Offshore Drilling Stocks Could Be On Target

It's either feast or famine for offshore oil drillers. Prosperity reigns when nastiness in the Middle East sends oil and natural gas prices rising--such as during May and June, when Mideast tensions sent crude oil prices above $23 a barrel. In recent months, however, reduced tensions have caused drilling stocks to plummet.

But this volatile stock group is looking enticingly cheap to contrarian money managers. "Business is lousy, and the stocks are doing poorly--and historically that's the time to buy these stocks," observes Daniel Frank, who runs the Fidelity Special Situations funds.

RATE TUMBLE. Offshore drilling mavens note that activity is picking up. That's even true in the Gulf of Mexico, where environmental restrictions have sharply reduced drilling activities, says Cliff Henry, an ace growth-stock picker whose Worthington Growth hedge fund has been buying into offshore drillers as a bet on gas prices.

Day rates--the amount that drillers are paid for use of the rig--seem to be bottoming out. In the Gulf of Mexico, the rates have declined from $20,000 a day in mid-1991 to $8,000 or less--dipping below the breakeven point for some companies. Henry says rates have been firming lately.

Henry's fund has been buying up the shares of a variety of drillers. Picks include Global Marine, Rowan Cos., Smith International, and Parker Drilling, as well as an oil-field-services company that specializes in offshore drilling, Oceaneering International. Global Marine is one of the best-known drillers, a highflier in the 1970s that fell on hard times when energy prices softened in the 1980s.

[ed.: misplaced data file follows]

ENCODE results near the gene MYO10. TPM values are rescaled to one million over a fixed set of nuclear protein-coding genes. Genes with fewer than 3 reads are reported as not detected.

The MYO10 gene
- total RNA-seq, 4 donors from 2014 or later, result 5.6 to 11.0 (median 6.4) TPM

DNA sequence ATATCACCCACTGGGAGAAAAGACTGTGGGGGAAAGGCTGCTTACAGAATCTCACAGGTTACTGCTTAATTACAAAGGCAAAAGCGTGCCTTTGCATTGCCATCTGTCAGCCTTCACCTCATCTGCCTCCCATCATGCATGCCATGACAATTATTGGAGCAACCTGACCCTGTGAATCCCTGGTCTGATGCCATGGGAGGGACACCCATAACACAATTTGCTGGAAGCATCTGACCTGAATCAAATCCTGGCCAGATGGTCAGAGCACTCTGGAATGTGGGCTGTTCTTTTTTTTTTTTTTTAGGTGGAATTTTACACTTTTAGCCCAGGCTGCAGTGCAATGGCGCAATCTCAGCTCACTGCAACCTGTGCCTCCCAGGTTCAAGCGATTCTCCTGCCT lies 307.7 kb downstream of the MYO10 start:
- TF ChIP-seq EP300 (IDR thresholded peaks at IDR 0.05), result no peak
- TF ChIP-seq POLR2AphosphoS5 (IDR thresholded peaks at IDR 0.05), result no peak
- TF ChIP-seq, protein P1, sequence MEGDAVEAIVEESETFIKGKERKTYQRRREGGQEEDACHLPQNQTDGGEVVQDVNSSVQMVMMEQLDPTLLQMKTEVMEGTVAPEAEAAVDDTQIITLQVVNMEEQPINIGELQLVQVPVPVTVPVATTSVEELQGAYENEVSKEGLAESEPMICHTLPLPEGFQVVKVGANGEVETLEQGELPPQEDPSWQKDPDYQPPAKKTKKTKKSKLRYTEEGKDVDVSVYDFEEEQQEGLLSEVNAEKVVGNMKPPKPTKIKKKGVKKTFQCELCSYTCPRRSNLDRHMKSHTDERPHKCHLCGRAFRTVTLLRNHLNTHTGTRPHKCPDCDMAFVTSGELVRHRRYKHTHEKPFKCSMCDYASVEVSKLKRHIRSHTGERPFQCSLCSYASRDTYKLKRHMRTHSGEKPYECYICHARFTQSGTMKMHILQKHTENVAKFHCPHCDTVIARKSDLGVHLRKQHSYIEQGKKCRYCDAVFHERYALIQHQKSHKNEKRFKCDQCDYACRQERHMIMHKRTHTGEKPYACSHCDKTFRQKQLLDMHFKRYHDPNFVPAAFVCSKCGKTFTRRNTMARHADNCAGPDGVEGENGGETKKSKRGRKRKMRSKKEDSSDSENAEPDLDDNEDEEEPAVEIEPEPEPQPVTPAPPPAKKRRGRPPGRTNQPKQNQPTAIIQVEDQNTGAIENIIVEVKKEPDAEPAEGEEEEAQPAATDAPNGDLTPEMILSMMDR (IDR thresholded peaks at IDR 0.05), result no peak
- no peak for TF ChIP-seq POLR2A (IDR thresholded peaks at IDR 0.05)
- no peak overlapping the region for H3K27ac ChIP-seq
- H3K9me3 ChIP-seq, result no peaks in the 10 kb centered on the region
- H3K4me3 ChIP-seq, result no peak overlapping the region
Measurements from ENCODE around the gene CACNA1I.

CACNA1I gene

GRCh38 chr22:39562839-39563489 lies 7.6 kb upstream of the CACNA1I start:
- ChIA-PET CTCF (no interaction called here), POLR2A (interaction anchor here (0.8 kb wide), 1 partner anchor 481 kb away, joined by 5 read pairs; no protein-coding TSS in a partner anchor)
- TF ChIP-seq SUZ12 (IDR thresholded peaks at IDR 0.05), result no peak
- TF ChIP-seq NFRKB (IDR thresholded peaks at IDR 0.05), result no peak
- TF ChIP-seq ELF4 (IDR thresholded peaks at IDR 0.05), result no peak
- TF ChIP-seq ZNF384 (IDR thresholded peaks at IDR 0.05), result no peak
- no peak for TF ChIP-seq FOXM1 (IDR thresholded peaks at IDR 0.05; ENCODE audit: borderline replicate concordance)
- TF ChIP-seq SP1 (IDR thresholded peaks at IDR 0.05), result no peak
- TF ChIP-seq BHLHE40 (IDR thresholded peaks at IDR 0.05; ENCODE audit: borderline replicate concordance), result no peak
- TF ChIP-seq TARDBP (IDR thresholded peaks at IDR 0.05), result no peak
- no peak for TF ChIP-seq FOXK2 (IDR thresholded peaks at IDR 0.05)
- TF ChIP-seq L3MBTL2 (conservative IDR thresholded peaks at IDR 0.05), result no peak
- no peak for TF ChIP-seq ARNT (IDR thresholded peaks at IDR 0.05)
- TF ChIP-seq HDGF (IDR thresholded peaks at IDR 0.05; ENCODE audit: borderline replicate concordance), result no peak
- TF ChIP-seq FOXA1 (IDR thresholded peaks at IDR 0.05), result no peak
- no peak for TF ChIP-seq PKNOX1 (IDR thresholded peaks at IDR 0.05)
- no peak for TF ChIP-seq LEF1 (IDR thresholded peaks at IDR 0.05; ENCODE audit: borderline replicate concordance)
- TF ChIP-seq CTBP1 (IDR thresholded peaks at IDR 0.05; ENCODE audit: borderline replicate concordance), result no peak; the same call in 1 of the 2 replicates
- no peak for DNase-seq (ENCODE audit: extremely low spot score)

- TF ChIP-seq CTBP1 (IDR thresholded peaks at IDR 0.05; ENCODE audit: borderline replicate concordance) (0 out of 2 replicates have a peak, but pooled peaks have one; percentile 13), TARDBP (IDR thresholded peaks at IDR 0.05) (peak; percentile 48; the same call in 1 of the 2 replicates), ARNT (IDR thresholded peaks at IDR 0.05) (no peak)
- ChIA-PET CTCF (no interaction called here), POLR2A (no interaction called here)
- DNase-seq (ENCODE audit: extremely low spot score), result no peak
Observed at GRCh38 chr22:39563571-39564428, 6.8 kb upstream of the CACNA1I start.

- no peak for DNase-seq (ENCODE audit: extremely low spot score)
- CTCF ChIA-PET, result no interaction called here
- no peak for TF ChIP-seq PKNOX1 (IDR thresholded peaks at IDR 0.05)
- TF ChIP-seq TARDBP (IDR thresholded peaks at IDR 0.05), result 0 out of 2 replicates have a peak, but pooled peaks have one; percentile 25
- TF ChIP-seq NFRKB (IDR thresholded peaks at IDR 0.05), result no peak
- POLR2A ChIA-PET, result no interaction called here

One plus for Global Marine is its recent settlement of a lawsuit with Transco Energy over a natural gas contract. Partly as a result of the settlement, in which it reaped $55 million, the company reported net income of 42 a share in the second quarter, vs. a loss of 2 per share the year before. Global Marine's average rig utilization was beneath 1991 levels in the second quarter--but above the industry average.

Global continues to be dogged by high leverage, however. By contrast, Parker Drilling, an onshore driller, has little debt and lots of cash. Parker has active drilling operations in Colombia, Indonesia, and New Guinea.

One imponderable for drillers is weather. Warm winters have depressed fuel prices and contributed to the industry's woes. But if the chill winds blow again, these companies will perform handsomely--and so will their stocks.

      Company          Share price     Price-
                         Aug. 24,   earnings
                           1992       ratio
      Global Marine           2         4.4
      Oceaneering Int'l      14        18.4
      Parker Drilling         5 3/8    44.8
      Rowan                   6 3/8     NA*
      Smith Int'l             8 5/8     NA*
      *Not applicable because of losses